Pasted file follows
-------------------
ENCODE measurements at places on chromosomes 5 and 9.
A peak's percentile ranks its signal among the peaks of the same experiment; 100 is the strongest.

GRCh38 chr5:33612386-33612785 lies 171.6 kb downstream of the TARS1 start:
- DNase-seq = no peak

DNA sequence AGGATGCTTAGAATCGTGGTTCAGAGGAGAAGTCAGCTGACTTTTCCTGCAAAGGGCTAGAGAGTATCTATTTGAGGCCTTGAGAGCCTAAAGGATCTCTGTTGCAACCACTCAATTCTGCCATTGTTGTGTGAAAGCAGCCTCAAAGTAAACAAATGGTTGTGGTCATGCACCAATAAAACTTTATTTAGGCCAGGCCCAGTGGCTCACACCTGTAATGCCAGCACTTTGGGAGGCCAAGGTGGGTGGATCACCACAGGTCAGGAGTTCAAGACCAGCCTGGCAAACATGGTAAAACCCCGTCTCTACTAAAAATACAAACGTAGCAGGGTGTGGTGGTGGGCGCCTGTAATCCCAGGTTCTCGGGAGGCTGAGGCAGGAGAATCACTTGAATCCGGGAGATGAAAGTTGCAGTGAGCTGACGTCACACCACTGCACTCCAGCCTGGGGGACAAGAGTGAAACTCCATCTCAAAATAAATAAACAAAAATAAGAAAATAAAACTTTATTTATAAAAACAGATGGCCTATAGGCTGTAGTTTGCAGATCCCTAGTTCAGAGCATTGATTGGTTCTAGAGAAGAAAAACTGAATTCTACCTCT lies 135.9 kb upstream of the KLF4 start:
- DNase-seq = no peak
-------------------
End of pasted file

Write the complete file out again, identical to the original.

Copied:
ENCODE measurements at places on chromosomes 5 and 9.
A peak's percentile ranks its signal among the peaks of the same experiment; 100 is the strongest.

GRCh38 chr5:33612386-33612785 lies 171.6 kb downstream of the TARS1 start:
- DNase-seq = no peak

DNA sequence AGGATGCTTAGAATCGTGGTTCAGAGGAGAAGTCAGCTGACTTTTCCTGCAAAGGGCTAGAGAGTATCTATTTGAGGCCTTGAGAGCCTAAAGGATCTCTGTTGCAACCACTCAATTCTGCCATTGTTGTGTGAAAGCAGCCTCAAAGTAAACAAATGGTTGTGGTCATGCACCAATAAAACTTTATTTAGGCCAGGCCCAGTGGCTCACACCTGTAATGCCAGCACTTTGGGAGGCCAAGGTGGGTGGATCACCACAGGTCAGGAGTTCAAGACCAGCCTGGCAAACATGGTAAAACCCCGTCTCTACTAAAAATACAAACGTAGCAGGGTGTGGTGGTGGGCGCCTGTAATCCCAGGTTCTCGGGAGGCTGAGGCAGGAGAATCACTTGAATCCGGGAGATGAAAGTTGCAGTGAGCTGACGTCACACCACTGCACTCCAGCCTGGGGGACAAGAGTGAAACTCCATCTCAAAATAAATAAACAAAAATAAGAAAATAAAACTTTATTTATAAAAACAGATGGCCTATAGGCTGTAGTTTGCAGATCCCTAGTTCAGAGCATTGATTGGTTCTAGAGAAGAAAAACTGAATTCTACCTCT lies 135.9 kb upstream of the KLF4 start:
- DNase-seq = no peak